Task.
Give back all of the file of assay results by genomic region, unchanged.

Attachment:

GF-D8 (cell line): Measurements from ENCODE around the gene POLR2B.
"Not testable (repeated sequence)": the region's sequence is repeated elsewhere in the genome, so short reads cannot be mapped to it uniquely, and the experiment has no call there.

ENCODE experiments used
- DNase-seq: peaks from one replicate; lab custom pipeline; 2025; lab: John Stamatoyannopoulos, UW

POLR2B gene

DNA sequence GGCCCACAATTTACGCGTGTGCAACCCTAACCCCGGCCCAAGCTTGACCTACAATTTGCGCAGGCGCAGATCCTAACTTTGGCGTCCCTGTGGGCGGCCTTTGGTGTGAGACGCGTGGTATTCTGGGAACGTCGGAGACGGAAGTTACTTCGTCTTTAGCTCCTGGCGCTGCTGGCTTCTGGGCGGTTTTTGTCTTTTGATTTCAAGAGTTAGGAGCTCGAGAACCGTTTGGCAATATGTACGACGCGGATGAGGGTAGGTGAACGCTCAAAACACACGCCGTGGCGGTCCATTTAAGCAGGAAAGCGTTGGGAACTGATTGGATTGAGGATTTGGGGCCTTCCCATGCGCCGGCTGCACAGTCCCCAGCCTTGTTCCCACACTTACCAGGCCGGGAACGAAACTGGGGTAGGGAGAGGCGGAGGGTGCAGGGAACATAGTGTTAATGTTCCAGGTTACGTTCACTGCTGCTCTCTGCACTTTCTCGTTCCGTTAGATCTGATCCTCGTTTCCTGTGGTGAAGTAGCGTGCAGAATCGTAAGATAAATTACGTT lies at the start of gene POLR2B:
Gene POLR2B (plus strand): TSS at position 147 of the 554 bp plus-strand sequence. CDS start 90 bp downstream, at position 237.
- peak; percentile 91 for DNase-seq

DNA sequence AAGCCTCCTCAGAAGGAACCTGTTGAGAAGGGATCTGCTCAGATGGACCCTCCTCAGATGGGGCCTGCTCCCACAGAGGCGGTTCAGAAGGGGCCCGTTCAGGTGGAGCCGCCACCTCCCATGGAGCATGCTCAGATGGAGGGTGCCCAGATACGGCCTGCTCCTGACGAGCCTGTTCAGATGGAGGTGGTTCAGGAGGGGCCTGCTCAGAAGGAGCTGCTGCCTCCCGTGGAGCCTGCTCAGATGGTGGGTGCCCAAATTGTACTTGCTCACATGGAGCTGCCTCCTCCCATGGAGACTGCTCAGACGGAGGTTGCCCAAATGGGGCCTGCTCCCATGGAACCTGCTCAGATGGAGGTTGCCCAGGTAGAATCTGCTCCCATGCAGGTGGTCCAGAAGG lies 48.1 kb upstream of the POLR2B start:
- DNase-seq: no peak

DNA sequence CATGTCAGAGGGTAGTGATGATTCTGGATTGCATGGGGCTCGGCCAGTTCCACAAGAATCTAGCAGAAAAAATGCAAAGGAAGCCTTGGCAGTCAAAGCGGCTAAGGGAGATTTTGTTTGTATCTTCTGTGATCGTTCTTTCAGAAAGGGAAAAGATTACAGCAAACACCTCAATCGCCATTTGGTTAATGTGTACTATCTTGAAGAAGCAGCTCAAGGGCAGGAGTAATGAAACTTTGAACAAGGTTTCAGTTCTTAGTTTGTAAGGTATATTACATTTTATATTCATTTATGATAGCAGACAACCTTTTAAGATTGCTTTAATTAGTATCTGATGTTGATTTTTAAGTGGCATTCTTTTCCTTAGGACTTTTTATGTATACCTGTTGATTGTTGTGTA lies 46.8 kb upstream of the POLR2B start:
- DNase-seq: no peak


GF-D8 (cell line): Measurements from ENCODE around the gene POLR2B.
"Not testable (repeated sequence)": the region's sequence is repeated elsewhere in the genome, so short reads cannot be mapped to it uniquely, and the experiment has no call there.

ENCODE experiments used
- DNase-seq: peaks from one replicate; lab custom pipeline; 2025; lab: John Stamatoyannopoulos, UW

POLR2B gene

DNA sequence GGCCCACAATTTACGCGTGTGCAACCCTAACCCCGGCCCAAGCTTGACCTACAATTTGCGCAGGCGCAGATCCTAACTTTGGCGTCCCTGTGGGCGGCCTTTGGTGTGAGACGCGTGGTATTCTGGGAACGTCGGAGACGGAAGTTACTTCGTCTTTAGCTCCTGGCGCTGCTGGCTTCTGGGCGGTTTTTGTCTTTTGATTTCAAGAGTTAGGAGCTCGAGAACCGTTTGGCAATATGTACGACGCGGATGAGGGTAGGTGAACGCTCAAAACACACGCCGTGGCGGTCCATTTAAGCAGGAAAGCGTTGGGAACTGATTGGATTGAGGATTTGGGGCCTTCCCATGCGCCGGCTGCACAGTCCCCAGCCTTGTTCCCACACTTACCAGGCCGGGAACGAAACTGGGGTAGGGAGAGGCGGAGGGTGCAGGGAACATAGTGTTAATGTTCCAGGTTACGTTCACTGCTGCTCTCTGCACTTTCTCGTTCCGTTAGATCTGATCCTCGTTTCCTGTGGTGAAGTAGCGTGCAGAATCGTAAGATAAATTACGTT lies at the start of gene POLR2B:
Gene POLR2B (plus strand): TSS at position 147 of the 554 bp plus-strand sequence. CDS start 90 bp downstream, at position 237.
- peak; percentile 91 for DNase-seq

DNA sequence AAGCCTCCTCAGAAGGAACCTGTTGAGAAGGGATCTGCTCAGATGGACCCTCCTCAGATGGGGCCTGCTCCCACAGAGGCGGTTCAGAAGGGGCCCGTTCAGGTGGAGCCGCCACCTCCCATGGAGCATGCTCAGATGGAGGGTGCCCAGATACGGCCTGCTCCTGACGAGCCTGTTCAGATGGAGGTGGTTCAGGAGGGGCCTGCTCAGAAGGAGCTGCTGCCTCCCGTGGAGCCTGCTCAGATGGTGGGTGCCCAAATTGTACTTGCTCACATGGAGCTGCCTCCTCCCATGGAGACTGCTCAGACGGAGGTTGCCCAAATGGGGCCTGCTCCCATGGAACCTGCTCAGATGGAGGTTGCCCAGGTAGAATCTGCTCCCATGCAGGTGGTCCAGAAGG lies 48.1 kb upstream of the POLR2B start:
- DNase-seq: no peak

DNA sequence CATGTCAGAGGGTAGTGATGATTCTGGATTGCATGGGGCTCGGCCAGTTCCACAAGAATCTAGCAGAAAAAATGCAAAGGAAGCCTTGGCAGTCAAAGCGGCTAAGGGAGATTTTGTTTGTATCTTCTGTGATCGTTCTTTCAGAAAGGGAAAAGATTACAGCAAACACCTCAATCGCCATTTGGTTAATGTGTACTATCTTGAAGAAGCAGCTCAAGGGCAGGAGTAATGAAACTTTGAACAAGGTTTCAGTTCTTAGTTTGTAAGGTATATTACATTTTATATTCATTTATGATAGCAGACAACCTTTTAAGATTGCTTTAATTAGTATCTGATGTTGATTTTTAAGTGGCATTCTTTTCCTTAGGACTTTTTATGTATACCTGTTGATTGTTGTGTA lies 46.8 kb upstream of the POLR2B start:
- DNase-seq: no peak